Sure, some would still feel uncomfortable around me. I mean, how do you make small talk about last night’s game with a guy who might not even be around come playoff time?
Plus, deep down—no matter how irrational we know it to be—there’s a superstitious, frightened part of each of us. We’re scared of catching what that person has. You look at me, and you’re confronting your own mortality. You think, that could be me.
My treatment began on a Monday. I spent the morning getting pumped full of medications to prepare me for chemotherapy. There were steroids to prevent inflammation. Antihistamines to guard against any sort of allergic reaction. An extremely potent anti-nausea drug. Lots of fluids to ensure my kidneys were protected. Then drugs to drain excess fluids.
Even though I’m a physician, I didn’t ask my doctor a lot of questions about my treatment regimen. That was by design. I didn’t want to obsess over every little detail, I told myself. But if I’m being honest, there was a simpler explanation: I was scared.
A little after noon, I received my first chemo infusion. That took about an hour and a half to drip into my body. Following a brief interlude for more fluids, I got a second chemotherapy drug. Somewhere along the line, I received another dose of anti-nausea medication.
All told, I spent about eight hours in the infusion suite, watching as I.V. bags slowly drained their contents into me. When one emptied, a nurse came and switched it for another. Here and there, I’d drift off, drowsy from the antihistamines. But, happily—and surprisingly—I did not feel nauseated.
At around 4:30, my last I.V. bag emptied. I was ready to go home.
Just one more thing, my doctor said. She handed me a small backpack with a clear, rubber tube snaking out. She hooked the tube to the port in my chest. This was oncology’s version of a to-go order. Inside was a pump that would push a third form of chemotherapy into me while I ate dinner with Susan, relaxed with a book and, finally, slept.
It was a long, exhausting day.
The rest of the week followed a similar path: I.V. medications at the doctor’s office during the day, then pumped in through the backpack at night. On Friday, after I received a final injection of a drug to boost my white-blood-cell count, I let out a deep breath. I’d finished my first round of chemo.
Other than the port in my chest, which was a little weird, I didn’t feel any different than normal. I had energy. No queasiness.
That continued for the next two weeks, during which I recovered from my treatment. Each day, I took a handful of pills. When my hair started to fall out, I decided to cut to the chase. I shaved it all off.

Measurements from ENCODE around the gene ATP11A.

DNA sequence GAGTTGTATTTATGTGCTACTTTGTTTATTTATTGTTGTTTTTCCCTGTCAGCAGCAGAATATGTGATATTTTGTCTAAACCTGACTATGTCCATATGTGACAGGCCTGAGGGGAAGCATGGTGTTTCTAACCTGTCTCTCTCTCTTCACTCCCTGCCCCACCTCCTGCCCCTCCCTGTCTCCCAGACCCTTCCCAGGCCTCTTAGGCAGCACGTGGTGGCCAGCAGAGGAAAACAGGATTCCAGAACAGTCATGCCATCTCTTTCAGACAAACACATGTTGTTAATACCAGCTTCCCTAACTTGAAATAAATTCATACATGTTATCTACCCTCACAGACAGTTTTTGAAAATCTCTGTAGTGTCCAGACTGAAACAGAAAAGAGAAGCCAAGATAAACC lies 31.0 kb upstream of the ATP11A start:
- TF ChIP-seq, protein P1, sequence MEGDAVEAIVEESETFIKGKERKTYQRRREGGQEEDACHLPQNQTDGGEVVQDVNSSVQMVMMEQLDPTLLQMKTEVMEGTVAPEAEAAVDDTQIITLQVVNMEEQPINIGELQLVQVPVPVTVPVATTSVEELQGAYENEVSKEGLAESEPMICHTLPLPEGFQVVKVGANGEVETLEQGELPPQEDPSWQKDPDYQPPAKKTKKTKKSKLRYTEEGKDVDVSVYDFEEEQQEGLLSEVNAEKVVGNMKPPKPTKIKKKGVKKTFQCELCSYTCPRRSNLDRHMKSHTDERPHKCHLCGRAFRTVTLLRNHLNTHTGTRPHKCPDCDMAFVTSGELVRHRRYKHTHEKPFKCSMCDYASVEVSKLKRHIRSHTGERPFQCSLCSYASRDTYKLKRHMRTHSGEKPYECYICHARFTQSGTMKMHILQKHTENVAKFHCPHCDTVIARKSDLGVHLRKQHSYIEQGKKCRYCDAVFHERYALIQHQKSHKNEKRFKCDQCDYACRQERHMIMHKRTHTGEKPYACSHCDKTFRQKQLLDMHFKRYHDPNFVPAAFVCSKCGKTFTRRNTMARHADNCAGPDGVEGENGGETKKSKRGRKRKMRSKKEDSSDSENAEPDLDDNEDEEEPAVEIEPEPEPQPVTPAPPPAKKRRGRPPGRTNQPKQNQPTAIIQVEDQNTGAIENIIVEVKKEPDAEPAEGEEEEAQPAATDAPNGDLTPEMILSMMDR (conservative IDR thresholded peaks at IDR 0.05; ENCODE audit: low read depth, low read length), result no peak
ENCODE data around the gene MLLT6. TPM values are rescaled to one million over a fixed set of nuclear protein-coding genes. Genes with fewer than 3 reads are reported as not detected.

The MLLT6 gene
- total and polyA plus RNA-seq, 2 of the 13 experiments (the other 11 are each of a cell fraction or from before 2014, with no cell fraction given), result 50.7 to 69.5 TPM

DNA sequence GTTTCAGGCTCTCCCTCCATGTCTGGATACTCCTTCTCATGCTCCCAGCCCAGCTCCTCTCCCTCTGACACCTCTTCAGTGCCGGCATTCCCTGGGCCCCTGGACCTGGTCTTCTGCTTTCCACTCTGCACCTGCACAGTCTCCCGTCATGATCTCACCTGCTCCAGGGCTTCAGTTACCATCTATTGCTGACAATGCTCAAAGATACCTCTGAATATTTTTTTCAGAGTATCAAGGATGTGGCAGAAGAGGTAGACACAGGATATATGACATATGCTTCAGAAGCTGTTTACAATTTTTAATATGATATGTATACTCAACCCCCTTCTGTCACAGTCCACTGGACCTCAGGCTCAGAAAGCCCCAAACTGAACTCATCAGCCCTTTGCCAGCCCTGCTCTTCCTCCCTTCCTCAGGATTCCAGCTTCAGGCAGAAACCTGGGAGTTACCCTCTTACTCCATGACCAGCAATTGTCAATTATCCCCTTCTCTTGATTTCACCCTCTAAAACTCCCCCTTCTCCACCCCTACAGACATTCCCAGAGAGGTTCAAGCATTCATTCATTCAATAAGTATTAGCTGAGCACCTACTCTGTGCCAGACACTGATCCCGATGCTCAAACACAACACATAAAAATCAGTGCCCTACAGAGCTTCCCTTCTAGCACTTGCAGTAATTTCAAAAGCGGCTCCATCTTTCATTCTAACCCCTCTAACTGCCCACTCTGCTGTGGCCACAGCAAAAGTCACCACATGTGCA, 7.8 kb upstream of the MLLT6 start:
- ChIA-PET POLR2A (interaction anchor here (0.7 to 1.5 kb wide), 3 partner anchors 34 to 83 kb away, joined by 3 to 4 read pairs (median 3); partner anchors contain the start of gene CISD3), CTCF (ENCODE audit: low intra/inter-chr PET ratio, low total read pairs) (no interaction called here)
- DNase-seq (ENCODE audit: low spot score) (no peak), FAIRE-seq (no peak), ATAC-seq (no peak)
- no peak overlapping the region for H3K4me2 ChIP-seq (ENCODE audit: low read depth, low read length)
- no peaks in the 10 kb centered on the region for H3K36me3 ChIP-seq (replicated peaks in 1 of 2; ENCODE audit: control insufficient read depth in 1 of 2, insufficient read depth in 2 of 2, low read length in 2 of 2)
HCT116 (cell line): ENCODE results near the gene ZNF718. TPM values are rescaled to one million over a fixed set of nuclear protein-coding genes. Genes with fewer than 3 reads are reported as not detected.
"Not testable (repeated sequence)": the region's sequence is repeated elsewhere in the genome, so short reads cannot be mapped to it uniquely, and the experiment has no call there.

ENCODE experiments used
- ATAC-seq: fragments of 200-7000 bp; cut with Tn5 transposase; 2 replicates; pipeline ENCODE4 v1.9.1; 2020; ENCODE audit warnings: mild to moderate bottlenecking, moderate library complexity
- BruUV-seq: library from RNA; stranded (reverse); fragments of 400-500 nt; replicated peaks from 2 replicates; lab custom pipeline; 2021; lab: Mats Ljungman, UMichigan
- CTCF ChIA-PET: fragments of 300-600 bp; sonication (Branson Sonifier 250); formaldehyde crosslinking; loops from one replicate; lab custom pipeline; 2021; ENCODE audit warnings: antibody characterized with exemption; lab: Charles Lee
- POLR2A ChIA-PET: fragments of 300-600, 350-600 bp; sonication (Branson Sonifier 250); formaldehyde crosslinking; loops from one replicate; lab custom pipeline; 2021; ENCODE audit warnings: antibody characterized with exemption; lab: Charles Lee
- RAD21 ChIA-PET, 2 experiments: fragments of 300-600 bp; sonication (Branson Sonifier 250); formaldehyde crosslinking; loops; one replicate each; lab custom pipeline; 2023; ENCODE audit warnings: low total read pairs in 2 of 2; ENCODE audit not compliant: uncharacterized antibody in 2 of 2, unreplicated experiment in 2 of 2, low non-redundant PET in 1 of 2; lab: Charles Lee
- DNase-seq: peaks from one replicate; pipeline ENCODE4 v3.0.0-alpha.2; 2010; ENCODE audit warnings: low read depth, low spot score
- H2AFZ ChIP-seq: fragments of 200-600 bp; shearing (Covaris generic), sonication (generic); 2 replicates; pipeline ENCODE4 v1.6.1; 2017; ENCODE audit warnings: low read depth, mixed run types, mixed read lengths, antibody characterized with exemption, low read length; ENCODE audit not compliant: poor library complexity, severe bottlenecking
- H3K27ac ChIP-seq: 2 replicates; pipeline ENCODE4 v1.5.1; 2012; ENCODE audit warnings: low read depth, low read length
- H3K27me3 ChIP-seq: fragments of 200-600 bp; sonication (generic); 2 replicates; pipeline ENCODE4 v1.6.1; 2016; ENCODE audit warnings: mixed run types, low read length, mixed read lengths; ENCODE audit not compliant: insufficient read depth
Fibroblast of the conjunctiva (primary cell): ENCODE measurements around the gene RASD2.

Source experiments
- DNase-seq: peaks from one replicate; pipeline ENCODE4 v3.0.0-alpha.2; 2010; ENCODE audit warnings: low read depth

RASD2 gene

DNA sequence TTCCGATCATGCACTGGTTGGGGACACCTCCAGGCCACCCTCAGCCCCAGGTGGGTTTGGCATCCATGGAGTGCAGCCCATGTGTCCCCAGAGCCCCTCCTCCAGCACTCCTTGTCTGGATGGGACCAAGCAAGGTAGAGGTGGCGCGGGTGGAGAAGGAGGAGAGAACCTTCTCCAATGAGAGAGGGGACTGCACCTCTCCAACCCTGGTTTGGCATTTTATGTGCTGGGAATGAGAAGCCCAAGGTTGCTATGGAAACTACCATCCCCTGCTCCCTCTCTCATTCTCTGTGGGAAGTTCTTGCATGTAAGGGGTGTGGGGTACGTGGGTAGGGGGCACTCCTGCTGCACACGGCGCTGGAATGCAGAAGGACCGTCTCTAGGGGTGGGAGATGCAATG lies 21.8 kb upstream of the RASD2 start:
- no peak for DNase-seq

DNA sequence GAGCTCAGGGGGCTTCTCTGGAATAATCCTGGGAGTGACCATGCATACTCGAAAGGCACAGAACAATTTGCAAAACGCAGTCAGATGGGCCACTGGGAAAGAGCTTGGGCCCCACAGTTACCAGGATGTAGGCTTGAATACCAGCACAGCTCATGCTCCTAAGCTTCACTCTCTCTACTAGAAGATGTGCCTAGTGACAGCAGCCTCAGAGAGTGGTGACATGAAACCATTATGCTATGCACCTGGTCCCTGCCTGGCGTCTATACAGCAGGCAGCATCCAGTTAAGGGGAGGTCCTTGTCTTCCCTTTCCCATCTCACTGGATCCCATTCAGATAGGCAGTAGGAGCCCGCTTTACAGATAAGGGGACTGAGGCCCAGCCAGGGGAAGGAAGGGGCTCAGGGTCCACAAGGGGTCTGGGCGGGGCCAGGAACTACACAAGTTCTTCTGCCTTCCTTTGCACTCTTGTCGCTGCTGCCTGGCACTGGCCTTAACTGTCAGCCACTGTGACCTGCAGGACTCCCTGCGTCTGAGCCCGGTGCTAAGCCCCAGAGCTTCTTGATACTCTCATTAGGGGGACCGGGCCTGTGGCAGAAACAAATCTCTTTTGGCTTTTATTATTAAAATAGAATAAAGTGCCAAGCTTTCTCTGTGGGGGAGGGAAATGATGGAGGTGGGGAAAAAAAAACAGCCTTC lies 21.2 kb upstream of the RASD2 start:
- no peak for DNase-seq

I would undergo three more rounds of chemotherapy like this: a week of treatment followed by two weeks of recovery. When my doctor examined me at the mid-point of this process, she voiced cautious optimism. The once-swollen lymph nodes in my groin had shrunk.
That’s a good sign, she said.
Still, we wouldn’t know anything concrete until I had a full-body scan. For that, we’d wait until the end of the 12-week regimen. By that time, there’d be a clear picture of whether the drugs were working. Or not.
A dear friend of mine has lived with lymphoma for many years. So, he’s no stranger to the periodic scans that cancer patients undergo.
It is, he says, like having someone lead you into a prison yard and hand you a cigarette. Then you’re blindfolded and lined up against a wall. You stand there, just waiting for the bullet. But, instead, a voice says, “Not today.”
At least I hoped that’s what the voice would say.
The urinary pain and discomfort had vanished, and the swelling in my midsection seemed to have disappeared as well. Other than occasionally being caught off guard by a reflection in a mirror of a guy who looked like Mr. Clean, I could almost forget I had cancer.
Because there were also times when I’d be overcome by intense sensations of dread. There wouldn’t be any particular trigger I could identify. It happened at the most unpredictable moments.
I’d be having a routine conversation with someone, and—bam!—I’d be seized with a crushing sense that something terrible was about to happen. My heart thrummed. I could feel rivulets of sweat forming on my body. Breathe, I’d say to myself. Just breathe.
As the date of the scan neared, the frequency of these episodes picked up. It’s not fair, I’d hear my inner voice say. Sometimes, it screamed, Why me?!
But, intellectually, I knew cancer was never fair. I mean, who deserves this disease?
You do your best to control the odds. But you don’t get a free pass just because you don’t smoke. Or because you exercise and eat well. Or even because you’ve devoted a big chunk of your career to trying to understand and find new treatments for cancer.
The nurse found the vein in my arm and inserted the I.V. needle. Moments later, a solution of glucose—sugar—laced with a radioactive isotope began to flow into my body.